In the past month, the COVID-19 pandemic has led us into a new reality that we have never experienced, both here in Chicago and across the United States. However, one emerging trend is not novel—Black people and communities across the nation are being disproportionately impacted by pandemic hot spots and COVID-19 related deaths.
Systemic racism has led to poor health outcomes in Black communities in the United States since the inception of this nation. From the display and dismemberment of Saartje Baartman, to the Tuskegee syphilis experiments from the exponentially disproportionate maternal mortality rates for Black women, to the discriminatory health care available in Black communities fighting to end the HIV epidemic, Black communities and Black bodies have borne the scars, diagnoses and pain of racism. And, with the reports of discrimination faced by Black celebrities, there is no option to buy your way out of this cycle of health disparities.
In Illinois, on April 7, there had been a total of 380 COVID-19 related deaths. Of those deaths, 163 were Black people. That means that Black people account for nearly 43 percent of COVID-19 related deaths in a state where we only make up about 15 percent of the total population. These numbers are not a coincidence, but the damning proof of the divestment in, discrimination towards, and disenfranchisement of Black communities.
This pandemic has forced those outside of our communities to come face-to-face with what we have known—when America catches a cold, Black people
Responses and reactions from local, city, county and state agencies and actors that have begun and will continue in the coming days are welcome as we seek to slow the devastation ripping through our families, neighborhoods and communities. To be sure, we must all work together to address this pandemic. However, we cannot use this moment for temporary galvanization. For those that we have already lost, it is too late, but for the future generations of Black people in America, we will be charged with having continued the trend of ignoring the intentional suffering heaped upon Black communities if we fail to look beyond what is happening right now and address what has led to these statistics.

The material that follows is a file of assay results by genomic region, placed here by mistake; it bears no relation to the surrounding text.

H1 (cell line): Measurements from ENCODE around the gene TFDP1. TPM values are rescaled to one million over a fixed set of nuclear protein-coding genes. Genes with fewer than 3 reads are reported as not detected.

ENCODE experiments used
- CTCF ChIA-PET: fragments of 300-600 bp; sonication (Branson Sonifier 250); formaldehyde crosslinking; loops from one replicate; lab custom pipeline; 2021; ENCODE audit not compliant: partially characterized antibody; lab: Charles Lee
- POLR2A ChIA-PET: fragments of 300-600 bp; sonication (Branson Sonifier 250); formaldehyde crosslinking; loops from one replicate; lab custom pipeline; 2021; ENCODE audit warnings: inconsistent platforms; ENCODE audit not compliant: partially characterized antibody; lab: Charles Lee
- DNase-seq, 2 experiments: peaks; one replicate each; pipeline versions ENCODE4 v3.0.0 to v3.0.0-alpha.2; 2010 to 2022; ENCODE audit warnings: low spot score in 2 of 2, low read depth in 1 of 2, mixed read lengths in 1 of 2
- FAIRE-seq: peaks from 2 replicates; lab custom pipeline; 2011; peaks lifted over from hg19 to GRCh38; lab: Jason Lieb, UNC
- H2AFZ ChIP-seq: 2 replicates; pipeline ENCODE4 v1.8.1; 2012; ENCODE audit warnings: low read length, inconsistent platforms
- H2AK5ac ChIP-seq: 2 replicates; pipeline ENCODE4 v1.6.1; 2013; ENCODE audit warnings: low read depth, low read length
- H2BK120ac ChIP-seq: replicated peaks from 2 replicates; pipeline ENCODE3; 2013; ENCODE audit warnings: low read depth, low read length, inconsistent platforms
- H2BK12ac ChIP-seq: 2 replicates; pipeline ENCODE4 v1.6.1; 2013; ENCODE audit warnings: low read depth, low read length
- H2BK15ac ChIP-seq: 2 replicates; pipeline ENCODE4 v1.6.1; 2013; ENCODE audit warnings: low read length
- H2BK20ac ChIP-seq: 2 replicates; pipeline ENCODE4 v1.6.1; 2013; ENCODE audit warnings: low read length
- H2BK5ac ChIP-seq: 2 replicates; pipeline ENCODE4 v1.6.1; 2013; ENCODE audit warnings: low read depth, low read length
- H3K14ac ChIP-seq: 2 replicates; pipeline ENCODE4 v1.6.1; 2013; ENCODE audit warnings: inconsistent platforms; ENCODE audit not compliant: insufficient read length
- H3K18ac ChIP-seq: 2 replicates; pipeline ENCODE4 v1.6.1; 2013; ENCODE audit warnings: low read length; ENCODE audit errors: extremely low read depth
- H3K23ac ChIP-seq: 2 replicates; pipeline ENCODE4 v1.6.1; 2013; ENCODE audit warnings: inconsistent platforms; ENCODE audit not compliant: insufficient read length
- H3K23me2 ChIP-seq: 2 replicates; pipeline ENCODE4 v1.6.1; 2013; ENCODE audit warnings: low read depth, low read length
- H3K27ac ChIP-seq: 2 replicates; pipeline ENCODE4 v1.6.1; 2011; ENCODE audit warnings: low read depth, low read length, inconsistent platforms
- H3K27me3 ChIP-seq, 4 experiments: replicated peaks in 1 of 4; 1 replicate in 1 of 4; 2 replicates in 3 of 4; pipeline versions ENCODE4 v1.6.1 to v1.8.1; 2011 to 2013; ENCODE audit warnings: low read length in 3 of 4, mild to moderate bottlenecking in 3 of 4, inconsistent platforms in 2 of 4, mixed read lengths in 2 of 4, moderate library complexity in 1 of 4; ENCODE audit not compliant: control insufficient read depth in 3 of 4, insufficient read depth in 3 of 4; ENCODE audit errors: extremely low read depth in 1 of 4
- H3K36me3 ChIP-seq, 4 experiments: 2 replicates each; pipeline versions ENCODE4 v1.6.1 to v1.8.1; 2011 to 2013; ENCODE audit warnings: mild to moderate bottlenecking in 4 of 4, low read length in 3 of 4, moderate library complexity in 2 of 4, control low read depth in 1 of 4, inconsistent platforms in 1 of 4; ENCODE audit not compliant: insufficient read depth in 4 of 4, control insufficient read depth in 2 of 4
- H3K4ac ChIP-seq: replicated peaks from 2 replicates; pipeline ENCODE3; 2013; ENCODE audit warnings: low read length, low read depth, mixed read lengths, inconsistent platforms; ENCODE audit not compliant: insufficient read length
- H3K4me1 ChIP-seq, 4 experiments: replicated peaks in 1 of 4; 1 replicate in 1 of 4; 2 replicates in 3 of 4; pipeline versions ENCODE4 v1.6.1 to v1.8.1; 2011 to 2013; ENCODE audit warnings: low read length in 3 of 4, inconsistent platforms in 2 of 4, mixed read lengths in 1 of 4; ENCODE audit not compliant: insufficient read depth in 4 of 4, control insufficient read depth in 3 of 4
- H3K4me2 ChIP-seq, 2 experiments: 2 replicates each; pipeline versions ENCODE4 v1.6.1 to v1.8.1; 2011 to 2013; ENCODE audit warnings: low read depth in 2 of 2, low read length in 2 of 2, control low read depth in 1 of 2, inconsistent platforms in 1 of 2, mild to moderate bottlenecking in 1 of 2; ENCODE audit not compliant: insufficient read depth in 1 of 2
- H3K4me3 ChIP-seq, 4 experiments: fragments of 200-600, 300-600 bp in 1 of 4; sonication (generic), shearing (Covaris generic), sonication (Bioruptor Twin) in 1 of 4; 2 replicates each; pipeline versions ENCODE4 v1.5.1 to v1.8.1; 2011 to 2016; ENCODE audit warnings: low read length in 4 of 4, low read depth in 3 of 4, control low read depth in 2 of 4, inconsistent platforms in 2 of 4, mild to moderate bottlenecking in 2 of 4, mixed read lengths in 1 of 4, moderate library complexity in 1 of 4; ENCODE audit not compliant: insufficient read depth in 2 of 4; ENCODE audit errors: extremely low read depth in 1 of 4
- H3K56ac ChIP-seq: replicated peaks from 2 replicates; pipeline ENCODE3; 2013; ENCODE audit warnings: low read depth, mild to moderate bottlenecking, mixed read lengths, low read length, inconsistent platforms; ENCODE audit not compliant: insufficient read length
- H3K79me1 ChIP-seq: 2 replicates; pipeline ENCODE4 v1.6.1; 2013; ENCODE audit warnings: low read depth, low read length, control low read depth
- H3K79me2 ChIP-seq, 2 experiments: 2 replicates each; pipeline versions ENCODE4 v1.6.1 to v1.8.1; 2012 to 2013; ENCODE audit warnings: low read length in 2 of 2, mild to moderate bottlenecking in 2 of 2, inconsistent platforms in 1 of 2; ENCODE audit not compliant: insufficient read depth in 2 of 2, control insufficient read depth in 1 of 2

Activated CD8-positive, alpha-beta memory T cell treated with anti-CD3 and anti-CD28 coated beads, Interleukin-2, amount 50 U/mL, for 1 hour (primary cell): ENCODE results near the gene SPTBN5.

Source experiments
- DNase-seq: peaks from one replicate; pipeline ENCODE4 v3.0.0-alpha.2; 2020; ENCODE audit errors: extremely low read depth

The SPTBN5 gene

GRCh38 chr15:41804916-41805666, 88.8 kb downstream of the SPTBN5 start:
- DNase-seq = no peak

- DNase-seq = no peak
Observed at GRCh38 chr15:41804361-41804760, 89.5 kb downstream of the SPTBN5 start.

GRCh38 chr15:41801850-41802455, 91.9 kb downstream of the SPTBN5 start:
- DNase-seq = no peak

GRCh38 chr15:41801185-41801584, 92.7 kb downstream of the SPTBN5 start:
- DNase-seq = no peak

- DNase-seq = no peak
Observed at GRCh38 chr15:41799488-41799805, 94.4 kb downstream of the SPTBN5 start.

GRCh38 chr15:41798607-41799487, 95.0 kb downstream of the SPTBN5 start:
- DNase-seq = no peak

Yes, open hospitals to treat those currently suffering from COVID-19—but do not shutter them when this pandemic ebbs. Track the numbers of diagnoses of the novel coronavirus—but also track the number of Black people experiencing homelessness who cannot shelter in place. Distribute information and resources about best practices—but remember those practices when we are not in the midst of a health care epidemic.
Black communities have always shown resiliency in the face of hatred, but we deserve a future where we are proven wrong about how much worse our health outcomes will be in relation to other communities. As we consider the best ways to address the effects of COVID-19 on Black Illinoisans, let us also plan for a future where these disparities do not exist.